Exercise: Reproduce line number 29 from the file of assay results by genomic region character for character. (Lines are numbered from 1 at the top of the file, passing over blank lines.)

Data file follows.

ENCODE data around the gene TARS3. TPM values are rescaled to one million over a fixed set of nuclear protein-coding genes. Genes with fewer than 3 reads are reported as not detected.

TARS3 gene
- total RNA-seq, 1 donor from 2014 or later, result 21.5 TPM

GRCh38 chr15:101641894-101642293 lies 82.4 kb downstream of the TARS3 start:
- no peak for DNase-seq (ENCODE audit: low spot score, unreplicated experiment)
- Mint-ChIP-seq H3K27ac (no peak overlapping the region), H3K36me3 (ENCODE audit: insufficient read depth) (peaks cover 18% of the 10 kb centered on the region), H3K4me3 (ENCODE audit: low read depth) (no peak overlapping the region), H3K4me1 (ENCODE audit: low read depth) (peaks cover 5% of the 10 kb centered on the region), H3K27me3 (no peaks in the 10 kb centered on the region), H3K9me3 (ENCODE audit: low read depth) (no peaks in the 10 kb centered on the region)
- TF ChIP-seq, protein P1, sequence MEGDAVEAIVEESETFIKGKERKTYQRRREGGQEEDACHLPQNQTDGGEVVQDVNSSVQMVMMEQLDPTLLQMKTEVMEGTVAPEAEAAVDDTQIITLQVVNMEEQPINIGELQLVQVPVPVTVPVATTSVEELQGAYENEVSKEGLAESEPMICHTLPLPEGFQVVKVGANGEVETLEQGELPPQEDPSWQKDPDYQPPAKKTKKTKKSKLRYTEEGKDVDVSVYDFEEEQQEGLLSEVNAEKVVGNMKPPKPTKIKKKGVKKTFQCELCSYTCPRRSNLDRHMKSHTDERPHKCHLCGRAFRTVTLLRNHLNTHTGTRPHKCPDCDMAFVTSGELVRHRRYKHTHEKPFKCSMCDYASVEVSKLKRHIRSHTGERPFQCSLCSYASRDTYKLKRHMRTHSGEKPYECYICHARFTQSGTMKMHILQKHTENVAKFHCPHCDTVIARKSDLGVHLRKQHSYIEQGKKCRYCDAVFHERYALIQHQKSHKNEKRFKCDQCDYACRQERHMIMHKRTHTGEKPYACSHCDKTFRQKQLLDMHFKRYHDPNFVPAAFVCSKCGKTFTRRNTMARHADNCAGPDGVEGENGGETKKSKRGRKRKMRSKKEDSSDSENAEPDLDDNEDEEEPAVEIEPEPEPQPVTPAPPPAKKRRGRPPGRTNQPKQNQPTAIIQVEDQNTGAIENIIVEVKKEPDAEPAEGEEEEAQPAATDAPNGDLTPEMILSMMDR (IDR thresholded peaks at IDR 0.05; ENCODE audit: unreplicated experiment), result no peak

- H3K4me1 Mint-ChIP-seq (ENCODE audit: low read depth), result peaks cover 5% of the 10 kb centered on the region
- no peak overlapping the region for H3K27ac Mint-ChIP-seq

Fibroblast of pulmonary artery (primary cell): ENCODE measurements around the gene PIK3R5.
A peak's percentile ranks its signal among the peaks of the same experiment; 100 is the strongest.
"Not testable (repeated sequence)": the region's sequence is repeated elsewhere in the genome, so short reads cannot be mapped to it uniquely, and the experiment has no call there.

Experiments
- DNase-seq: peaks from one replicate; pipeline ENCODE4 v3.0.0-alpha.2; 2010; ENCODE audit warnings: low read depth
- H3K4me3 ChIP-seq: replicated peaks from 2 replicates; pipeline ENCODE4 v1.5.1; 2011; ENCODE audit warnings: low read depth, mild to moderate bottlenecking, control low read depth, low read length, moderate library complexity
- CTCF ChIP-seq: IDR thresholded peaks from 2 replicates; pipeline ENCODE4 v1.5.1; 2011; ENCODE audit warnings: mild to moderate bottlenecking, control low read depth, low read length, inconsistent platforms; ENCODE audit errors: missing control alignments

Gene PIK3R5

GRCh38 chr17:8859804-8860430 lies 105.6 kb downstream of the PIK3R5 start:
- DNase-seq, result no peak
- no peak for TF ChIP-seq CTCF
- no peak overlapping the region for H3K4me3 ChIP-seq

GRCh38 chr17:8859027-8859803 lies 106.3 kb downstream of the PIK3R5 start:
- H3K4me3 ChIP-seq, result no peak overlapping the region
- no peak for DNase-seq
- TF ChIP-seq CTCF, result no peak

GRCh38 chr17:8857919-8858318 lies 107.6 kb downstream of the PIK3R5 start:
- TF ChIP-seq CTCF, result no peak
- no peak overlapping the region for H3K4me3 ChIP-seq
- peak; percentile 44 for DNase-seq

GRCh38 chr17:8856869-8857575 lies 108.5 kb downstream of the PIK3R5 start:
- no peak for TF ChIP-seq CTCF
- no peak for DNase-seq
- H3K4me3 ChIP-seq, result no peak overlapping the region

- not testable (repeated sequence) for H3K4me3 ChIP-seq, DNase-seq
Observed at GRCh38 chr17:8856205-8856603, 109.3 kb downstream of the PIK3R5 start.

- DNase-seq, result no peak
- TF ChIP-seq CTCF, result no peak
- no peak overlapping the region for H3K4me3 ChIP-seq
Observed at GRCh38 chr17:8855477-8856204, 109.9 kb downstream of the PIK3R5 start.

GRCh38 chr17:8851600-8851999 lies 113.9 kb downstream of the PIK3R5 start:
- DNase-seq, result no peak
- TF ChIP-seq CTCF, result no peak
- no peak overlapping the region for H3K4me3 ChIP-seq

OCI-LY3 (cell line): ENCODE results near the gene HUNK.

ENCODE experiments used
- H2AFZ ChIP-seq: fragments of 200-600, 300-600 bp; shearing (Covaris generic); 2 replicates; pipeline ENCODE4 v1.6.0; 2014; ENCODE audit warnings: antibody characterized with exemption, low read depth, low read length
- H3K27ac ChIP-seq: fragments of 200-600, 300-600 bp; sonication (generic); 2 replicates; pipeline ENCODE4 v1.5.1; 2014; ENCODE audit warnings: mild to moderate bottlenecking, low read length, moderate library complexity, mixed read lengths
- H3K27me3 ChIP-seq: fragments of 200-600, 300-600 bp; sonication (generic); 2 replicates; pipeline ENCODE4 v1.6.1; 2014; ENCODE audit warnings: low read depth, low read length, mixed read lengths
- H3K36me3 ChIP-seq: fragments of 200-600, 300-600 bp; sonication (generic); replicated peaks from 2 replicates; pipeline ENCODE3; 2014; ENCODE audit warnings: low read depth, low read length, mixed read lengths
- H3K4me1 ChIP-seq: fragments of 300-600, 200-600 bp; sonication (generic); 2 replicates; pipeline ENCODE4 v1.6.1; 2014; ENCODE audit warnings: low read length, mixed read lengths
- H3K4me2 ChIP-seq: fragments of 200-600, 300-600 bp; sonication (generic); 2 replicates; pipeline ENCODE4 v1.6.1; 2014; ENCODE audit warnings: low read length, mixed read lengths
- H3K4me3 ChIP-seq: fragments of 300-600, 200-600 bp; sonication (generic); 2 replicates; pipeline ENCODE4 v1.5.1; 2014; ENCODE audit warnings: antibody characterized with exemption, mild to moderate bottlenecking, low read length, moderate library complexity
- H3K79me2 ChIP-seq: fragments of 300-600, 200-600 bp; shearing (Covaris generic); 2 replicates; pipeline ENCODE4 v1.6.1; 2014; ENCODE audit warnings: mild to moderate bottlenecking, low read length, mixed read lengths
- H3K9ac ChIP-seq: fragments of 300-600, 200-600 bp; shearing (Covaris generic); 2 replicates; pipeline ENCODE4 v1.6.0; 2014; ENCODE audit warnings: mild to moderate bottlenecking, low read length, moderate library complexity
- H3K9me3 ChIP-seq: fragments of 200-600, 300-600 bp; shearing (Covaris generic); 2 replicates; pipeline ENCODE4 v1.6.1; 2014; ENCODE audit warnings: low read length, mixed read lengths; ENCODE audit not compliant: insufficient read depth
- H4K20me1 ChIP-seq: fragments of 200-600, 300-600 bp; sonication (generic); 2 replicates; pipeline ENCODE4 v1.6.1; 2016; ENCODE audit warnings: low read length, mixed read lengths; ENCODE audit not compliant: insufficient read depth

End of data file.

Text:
- peak; percentile 44 for DNase-seq